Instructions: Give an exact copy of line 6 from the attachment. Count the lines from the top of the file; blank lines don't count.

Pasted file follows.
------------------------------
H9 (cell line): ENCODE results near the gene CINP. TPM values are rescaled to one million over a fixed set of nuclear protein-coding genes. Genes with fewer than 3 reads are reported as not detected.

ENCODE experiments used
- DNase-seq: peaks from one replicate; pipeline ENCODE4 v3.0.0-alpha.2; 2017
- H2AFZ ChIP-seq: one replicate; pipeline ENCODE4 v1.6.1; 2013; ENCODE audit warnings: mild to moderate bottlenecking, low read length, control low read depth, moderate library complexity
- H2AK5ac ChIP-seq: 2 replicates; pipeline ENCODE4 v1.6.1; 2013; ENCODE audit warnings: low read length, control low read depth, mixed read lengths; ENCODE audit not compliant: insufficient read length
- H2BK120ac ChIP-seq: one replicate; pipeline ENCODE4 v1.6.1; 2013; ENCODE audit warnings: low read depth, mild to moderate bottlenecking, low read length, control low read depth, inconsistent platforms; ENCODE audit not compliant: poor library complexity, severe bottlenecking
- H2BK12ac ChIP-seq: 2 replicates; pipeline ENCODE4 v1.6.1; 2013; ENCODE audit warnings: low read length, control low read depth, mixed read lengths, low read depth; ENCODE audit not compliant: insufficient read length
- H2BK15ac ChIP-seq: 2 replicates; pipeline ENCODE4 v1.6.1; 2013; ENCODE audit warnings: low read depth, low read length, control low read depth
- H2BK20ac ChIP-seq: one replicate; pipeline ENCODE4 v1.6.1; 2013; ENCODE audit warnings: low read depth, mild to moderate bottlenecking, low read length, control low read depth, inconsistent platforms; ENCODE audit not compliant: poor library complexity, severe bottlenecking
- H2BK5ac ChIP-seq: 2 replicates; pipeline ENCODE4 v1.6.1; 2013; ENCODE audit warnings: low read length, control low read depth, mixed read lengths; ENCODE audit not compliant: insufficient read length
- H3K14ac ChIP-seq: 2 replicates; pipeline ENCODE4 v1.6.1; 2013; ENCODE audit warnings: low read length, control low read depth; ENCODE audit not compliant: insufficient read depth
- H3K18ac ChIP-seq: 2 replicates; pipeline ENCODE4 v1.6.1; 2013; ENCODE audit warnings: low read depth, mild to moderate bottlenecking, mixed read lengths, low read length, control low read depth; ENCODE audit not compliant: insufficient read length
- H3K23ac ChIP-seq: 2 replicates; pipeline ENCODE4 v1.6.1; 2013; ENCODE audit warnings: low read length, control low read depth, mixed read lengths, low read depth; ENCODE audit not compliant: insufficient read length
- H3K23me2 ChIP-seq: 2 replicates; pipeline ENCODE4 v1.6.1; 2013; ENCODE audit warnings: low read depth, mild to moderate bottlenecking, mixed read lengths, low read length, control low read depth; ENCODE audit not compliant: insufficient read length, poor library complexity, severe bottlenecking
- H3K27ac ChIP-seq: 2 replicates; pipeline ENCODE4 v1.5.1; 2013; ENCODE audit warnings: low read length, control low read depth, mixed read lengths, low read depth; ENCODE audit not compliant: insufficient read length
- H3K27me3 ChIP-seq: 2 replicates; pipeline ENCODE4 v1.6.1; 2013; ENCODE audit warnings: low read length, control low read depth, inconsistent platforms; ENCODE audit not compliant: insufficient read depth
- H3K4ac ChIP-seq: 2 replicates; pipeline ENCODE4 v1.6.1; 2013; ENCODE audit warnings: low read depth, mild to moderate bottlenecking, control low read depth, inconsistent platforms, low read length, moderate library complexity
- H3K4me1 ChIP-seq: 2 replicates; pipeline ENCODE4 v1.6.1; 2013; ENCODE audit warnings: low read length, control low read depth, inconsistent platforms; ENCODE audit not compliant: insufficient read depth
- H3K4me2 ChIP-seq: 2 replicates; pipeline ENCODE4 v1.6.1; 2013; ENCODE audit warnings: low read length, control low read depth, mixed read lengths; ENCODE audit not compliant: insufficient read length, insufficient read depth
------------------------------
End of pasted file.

- H2BK120ac ChIP-seq: one replicate; pipeline ENCODE4 v1.6.1; 2013; ENCODE audit warnings: low read depth, mild to moderate bottlenecking, low read length, control low read depth, inconsistent platforms; ENCODE audit not compliant: poor library complexity, severe bottlenecking